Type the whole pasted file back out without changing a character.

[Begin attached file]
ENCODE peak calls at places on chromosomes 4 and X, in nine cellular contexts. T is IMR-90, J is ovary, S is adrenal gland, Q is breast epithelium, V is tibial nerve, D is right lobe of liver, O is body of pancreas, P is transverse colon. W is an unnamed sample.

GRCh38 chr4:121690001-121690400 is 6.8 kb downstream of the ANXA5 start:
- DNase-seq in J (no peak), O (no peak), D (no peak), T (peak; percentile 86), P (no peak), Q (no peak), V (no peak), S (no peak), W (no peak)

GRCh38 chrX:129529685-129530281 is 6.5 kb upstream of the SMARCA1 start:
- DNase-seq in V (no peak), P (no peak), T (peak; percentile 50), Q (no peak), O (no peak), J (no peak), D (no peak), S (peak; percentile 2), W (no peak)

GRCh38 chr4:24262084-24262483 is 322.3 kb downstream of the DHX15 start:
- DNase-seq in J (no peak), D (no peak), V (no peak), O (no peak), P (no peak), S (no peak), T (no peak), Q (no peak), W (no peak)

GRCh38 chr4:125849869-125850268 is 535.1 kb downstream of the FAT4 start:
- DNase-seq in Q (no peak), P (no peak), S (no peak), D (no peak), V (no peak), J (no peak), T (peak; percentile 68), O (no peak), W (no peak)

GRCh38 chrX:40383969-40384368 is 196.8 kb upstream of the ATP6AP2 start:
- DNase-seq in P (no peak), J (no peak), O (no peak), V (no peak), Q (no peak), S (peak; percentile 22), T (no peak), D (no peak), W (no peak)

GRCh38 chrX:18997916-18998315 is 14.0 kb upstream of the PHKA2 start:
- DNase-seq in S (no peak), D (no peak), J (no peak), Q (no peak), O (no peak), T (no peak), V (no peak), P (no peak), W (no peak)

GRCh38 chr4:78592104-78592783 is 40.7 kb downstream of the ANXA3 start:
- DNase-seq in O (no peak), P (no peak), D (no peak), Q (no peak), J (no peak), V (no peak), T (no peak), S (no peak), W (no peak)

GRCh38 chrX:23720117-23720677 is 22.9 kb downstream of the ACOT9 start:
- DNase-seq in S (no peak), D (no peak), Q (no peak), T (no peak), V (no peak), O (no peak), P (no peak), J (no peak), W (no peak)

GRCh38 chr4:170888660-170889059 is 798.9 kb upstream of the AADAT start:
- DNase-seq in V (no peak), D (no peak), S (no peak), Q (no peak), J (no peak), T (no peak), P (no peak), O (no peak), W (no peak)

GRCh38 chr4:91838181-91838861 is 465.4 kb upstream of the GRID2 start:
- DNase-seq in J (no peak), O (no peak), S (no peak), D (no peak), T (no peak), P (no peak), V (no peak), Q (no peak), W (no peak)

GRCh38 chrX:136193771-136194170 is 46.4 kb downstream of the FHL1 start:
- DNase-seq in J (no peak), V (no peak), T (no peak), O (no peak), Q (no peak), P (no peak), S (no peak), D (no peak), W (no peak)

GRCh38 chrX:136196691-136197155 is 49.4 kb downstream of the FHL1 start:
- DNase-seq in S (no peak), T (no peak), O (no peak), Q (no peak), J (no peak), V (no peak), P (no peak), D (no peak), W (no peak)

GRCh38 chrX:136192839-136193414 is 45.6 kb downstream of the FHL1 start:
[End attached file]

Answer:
ENCODE peak calls at places on chromosomes 4 and X, in nine cellular contexts. T is IMR-90, J is ovary, S is adrenal gland, Q is breast epithelium, V is tibial nerve, D is right lobe of liver, O is body of pancreas, P is transverse colon. W is an unnamed sample.

GRCh38 chr4:121690001-121690400 is 6.8 kb downstream of the ANXA5 start:
- DNase-seq in J (no peak), O (no peak), D (no peak), T (peak; percentile 86), P (no peak), Q (no peak), V (no peak), S (no peak), W (no peak)

GRCh38 chrX:129529685-129530281 is 6.5 kb upstream of the SMARCA1 start:
- DNase-seq in V (no peak), P (no peak), T (peak; percentile 50), Q (no peak), O (no peak), J (no peak), D (no peak), S (peak; percentile 2), W (no peak)

GRCh38 chr4:24262084-24262483 is 322.3 kb downstream of the DHX15 start:
- DNase-seq in J (no peak), D (no peak), V (no peak), O (no peak), P (no peak), S (no peak), T (no peak), Q (no peak), W (no peak)

GRCh38 chr4:125849869-125850268 is 535.1 kb downstream of the FAT4 start:
- DNase-seq in Q (no peak), P (no peak), S (no peak), D (no peak), V (no peak), J (no peak), T (peak; percentile 68), O (no peak), W (no peak)

GRCh38 chrX:40383969-40384368 is 196.8 kb upstream of the ATP6AP2 start:
- DNase-seq in P (no peak), J (no peak), O (no peak), V (no peak), Q (no peak), S (peak; percentile 22), T (no peak), D (no peak), W (no peak)

GRCh38 chrX:18997916-18998315 is 14.0 kb upstream of the PHKA2 start:
- DNase-seq in S (no peak), D (no peak), J (no peak), Q (no peak), O (no peak), T (no peak), V (no peak), P (no peak), W (no peak)

GRCh38 chr4:78592104-78592783 is 40.7 kb downstream of the ANXA3 start:
- DNase-seq in O (no peak), P (no peak), D (no peak), Q (no peak), J (no peak), V (no peak), T (no peak), S (no peak), W (no peak)

GRCh38 chrX:23720117-23720677 is 22.9 kb downstream of the ACOT9 start:
- DNase-seq in S (no peak), D (no peak), Q (no peak), T (no peak), V (no peak), O (no peak), P (no peak), J (no peak), W (no peak)

GRCh38 chr4:170888660-170889059 is 798.9 kb upstream of the AADAT start:
- DNase-seq in V (no peak), D (no peak), S (no peak), Q (no peak), J (no peak), T (no peak), P (no peak), O (no peak), W (no peak)

GRCh38 chr4:91838181-91838861 is 465.4 kb upstream of the GRID2 start:
- DNase-seq in J (no peak), O (no peak), S (no peak), D (no peak), T (no peak), P (no peak), V (no peak), Q (no peak), W (no peak)

GRCh38 chrX:136193771-136194170 is 46.4 kb downstream of the FHL1 start:
- DNase-seq in J (no peak), V (no peak), T (no peak), O (no peak), Q (no peak), P (no peak), S (no peak), D (no peak), W (no peak)

GRCh38 chrX:136196691-136197155 is 49.4 kb downstream of the FHL1 start:
- DNase-seq in S (no peak), T (no peak), O (no peak), Q (no peak), J (no peak), V (no peak), P (no peak), D (no peak), W (no peak)

GRCh38 chrX:136192839-136193414 is 45.6 kb downstream of the FHL1 start: